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Lesser Black-backed Gulls (and anything else?), Guyana, Nov 2016 (1 Viewer)

Chris Sharpe

Well-known member
On 3 November, four of us - John Murphy, Nick Acheson, Steve Harmer and I - opted to do a little extra birding on the Georgetown coast on the final afternoon of our trip to Guyana. We chose a site not far from our hotel that we call Ogle seawall, the point at which Ogle creek meets the sea at a sluice gate (6.823N 58.099W). The site had proven to be quite good for coastal mudflat birds ten days earlier and we had been informed that high tide would be at 18h00, which augured well for mid-afternoon birding. Shortly after arriving at 15h15, John and I noticed two immature larger gulls amongst a flock of 600+ Laughing Gulls which were roosting on the mudflats, gradually moving E along the coast as the tide came in. Allowing for harsh light and bleaching, I thought that both birds looked like Lesser Black-backed Gulls Larus fuscus, but John was doubtful about one of them, due to its pale head and heavy bill. Knowing that these were likely to be few records of any large Larus, we both took photographs until the birds drifted off eastwards and out of sight. John's photos from 3 November are on Flickr. My own photographs of both gulls are of much poorer quality.

On 4 November, I took the opportunity of a day of meetings in Georgetown to visit the site again, inviting local birder Leon Moore to join me, since I was sure that this would be a new bird for him. We arrived at 16h20 and found a similar situation, with 820 Laughing Gulls and three immature larger Larus. We both obtained further photographs. My photos from 4 November are on Flickr. Leon's images are on Facebook.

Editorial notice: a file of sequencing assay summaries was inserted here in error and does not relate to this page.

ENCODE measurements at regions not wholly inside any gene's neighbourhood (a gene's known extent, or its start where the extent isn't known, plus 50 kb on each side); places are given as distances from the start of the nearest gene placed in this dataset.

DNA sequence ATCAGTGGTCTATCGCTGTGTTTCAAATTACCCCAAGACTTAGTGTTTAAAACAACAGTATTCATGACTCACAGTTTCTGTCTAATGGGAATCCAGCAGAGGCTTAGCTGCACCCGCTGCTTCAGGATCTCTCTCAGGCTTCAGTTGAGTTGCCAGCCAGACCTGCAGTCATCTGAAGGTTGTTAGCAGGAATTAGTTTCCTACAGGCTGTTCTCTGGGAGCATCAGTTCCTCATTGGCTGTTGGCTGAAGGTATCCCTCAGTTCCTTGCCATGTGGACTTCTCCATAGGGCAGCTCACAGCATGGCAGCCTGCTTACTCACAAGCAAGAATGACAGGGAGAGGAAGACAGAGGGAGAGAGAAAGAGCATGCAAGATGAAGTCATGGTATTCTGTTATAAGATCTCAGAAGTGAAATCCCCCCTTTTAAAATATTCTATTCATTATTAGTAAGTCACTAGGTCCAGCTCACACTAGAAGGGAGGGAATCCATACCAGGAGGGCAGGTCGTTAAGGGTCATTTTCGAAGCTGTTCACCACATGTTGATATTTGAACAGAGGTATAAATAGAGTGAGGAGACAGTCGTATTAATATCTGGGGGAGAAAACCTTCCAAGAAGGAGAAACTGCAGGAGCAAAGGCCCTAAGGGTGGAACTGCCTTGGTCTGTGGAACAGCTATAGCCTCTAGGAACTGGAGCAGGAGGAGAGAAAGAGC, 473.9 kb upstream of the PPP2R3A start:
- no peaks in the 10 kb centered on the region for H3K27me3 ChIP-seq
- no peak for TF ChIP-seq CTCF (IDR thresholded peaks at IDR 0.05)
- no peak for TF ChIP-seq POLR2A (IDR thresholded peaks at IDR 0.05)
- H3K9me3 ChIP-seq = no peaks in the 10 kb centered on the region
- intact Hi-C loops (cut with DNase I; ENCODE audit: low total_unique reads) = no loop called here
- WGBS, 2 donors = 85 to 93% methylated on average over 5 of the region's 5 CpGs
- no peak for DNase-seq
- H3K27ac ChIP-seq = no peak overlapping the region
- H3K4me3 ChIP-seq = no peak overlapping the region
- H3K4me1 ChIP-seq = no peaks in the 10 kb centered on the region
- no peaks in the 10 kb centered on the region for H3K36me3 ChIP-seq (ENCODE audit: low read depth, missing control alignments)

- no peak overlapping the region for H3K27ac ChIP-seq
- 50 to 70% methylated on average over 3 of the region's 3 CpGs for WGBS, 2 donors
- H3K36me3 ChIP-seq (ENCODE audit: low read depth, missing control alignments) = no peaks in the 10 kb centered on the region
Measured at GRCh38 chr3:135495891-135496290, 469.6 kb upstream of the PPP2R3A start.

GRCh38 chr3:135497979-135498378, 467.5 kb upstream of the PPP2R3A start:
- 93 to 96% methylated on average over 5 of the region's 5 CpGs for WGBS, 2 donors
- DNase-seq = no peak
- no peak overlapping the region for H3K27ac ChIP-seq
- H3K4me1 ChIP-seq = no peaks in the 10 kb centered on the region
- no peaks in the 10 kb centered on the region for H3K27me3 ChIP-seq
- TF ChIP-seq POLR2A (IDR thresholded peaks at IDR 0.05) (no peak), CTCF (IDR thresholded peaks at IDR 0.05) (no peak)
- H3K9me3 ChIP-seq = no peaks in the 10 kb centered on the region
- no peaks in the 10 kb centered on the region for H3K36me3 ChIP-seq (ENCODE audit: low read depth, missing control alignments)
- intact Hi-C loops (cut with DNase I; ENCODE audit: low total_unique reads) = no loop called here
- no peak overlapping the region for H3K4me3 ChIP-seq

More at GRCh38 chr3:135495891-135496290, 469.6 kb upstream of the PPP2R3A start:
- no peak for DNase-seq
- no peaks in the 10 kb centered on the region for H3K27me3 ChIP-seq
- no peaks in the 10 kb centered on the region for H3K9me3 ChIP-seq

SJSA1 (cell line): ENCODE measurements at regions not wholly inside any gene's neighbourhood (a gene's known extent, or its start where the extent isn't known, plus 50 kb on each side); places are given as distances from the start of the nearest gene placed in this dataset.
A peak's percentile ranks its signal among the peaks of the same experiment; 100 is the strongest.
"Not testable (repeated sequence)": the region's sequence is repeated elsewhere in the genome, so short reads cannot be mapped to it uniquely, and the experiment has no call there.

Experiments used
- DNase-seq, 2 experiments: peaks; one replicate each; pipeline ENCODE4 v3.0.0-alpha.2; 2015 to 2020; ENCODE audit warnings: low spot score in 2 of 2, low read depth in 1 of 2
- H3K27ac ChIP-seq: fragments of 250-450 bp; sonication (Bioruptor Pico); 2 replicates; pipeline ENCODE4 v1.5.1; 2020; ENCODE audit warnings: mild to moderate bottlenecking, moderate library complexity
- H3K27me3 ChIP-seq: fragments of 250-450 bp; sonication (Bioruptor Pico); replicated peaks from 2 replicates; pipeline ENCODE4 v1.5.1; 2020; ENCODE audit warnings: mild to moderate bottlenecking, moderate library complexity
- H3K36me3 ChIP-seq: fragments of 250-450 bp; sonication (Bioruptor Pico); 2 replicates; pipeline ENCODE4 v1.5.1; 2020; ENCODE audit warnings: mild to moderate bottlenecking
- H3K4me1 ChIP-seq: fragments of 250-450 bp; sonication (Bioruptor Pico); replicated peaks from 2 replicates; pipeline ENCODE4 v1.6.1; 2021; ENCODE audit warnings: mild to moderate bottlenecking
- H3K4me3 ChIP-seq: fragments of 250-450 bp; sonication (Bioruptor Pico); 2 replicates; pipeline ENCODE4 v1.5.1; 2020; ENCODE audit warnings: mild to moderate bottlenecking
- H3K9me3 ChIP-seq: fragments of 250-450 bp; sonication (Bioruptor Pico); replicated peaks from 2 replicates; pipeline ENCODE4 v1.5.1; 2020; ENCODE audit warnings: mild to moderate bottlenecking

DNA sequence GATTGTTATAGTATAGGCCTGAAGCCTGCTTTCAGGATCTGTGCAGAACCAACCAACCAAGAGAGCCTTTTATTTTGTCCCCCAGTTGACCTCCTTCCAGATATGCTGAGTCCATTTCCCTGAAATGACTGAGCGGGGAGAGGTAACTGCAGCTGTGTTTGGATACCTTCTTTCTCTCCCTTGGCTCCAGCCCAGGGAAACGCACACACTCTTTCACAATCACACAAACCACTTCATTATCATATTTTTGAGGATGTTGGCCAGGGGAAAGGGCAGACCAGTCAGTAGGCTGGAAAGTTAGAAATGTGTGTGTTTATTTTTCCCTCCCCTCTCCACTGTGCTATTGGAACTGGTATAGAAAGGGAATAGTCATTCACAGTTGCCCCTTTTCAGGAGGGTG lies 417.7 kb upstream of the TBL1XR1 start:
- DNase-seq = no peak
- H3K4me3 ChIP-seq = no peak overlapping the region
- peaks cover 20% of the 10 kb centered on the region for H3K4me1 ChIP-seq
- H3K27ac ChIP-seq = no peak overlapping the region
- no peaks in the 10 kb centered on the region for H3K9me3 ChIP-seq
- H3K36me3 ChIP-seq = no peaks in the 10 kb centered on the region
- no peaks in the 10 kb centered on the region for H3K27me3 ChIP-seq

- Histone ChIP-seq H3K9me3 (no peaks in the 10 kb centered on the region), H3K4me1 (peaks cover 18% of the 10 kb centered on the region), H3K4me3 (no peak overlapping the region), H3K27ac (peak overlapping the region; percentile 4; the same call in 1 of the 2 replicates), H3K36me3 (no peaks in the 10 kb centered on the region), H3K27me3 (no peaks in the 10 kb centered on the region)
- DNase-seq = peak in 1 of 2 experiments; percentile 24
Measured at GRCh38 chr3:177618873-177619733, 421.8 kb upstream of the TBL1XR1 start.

A minimum of three immature (1st and 2nd cycle) birds were involved in these sightings, but our photographs are labelled Gull1 through Gull7 to group photographs that we know to pertain to the same individual. All birds were pink-legged. 2nd cycle bird(s) showed a pale iris and some dark grey mantle feathers, which (allowing for light) seemed to me to be the colour I am used to in typical L. f. graellsii (rather than, say, the ash grey of L. a. argentatus).

On return home, I immediately contacted Mark Robbins, author of the SACC country checklist for Guyana. He confirmed that Lesser Black-backed Gull is listed as Hypothetical for Guyana, with only one previous (as yet undocumented) sight record, by a BirdQuest tour led by Eustace Barnes in September 2012. There are no records of any other larger Larus species. I have contacted Eustace for details of his sighting.

Since then, one expert has identified one of the birds as something other than L. fuscus, which is why I am posting links to the images here. I would be very grateful for any further comments.

lou salomon

the birdonist
hi chris,

they ALL are lesser black-backed gulls. i'm seeing no other large gull taxon. was wondering if one was a kelp gull but, no, none is kelp, all are lesser black-backed :)

Chris Sharpe

Well-known member
I appreciate your comments, Lou. None of the birds would suggest Kelp Gull. I don't want to go any further without confirming whether the people I consulted (indirectly) would object to having their comments posted on a public forum. Thank you!
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